Cutting Darkness, Pasting Light: Bouquets of Selfhood in the Blooms of Marc Dennis
“No one wants to die. Even people who want to go to heaven don’t want to die to get there. And yet death is the destination we all share. No one has ever escaped it. And that is as it should be, because death is very likely the single best invention of life. It is life’s change agent. It clears out the old to make way for the new.”
Steve Jobs, from his Stanford University Commencement Speech, 2005.
Marc’s bewildering contagion of flowers is, of course, his contemporary take on those grandiloquent bouquets of kismet and conscience that tumbled out of Dutch Still Life painting in the Seventeenth Century. Artists like Jan Davidsz. de Heem (1606-1683/4) and Jan van Huysum (1682-1749) painted immensely complicated floral compositions, bursting with a multitude of different flowers, that both celebrated life but also offered the foreboding warning of their – and thus our – inevitable death. Flowers fade; wealth wanes; life lapses.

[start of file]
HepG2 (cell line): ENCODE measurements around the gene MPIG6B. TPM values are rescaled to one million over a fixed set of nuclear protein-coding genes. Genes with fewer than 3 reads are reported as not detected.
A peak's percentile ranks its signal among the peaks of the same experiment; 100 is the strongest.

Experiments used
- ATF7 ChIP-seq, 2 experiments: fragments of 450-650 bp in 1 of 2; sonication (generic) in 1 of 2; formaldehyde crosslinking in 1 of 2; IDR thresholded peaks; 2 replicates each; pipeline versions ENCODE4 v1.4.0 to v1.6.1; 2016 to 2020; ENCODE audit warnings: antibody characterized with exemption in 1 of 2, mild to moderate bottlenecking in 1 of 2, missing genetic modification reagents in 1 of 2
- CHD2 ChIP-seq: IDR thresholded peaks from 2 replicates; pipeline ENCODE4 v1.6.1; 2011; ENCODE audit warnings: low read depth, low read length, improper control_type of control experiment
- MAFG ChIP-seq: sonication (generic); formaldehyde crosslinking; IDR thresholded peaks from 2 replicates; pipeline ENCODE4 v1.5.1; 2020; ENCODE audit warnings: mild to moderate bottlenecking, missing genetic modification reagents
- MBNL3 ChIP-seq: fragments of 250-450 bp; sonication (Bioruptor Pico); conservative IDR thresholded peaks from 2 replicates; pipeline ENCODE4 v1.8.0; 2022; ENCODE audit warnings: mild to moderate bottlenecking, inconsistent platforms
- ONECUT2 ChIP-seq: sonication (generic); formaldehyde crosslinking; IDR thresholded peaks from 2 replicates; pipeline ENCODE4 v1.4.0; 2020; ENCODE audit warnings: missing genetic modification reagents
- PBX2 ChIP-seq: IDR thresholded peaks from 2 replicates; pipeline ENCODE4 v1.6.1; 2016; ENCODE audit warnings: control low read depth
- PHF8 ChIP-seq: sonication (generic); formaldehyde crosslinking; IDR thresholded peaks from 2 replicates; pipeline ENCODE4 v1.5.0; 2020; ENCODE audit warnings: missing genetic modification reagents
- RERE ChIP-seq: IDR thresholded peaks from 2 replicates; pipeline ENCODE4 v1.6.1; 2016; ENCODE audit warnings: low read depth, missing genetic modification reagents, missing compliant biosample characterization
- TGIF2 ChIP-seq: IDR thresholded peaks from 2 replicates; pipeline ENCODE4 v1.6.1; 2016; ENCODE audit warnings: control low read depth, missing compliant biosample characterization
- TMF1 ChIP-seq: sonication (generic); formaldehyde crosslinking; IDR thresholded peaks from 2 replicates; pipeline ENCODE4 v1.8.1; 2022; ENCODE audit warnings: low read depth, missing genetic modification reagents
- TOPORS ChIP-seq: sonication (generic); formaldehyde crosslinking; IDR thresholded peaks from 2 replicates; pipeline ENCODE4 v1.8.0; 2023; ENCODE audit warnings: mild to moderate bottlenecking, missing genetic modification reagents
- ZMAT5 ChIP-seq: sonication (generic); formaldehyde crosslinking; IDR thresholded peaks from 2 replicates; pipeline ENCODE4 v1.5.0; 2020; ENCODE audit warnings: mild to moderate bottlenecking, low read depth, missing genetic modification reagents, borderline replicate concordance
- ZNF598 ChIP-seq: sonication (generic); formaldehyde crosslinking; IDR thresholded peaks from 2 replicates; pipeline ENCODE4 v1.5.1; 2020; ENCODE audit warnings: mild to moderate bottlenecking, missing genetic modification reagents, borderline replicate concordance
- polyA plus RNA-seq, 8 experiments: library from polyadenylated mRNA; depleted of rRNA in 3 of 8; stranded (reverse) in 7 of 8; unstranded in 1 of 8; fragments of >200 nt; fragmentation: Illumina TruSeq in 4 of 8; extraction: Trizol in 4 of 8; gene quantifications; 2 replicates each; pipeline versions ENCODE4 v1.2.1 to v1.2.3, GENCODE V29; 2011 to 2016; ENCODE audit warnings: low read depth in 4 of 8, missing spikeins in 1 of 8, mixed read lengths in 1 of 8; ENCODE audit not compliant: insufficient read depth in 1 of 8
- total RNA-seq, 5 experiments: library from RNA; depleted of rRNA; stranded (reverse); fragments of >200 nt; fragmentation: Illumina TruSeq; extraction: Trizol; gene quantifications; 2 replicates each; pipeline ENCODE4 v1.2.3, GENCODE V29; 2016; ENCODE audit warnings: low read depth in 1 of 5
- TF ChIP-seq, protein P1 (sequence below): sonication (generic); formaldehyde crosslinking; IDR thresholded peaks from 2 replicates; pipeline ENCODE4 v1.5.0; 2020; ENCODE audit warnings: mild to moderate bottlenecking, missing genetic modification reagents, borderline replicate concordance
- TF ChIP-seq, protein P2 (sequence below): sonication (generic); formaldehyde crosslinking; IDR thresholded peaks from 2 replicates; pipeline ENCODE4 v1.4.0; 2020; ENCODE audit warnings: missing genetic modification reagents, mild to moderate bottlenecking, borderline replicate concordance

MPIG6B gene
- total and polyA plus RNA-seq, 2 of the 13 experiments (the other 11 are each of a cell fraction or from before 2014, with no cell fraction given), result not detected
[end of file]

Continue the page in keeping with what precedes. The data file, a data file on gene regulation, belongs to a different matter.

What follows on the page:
Memento Mori (2018) clearly articulates this dichotomy between the buzz of life and the inertia of death. Lying down, a young woman’s cascade of brown hair fills Marc’s composition. Her arm, with a skull-like Rorschach pattern tattooed upon it, rests upon her meticulously executed hair. A moment of light in an avalanche of brooding brunette. Her porcelain hand, so classically posed, seems to hover between pose and repose. Another floral miasma invades the composition with an army of different flowers crossing the hair and abbreviated face of this supine woman. Their intense vitality, tight tessellation and exhaustive hyperreality fuels a chromatic explosion in contradistinction to the quiet ripples of darkness that whisper each strand of her hair and the horizon of inky blackness at the top of the composition that feels like the end of the world.
Matt Carey-Williams, 2021
To read the entire essay, please request a copy of the digital catalog.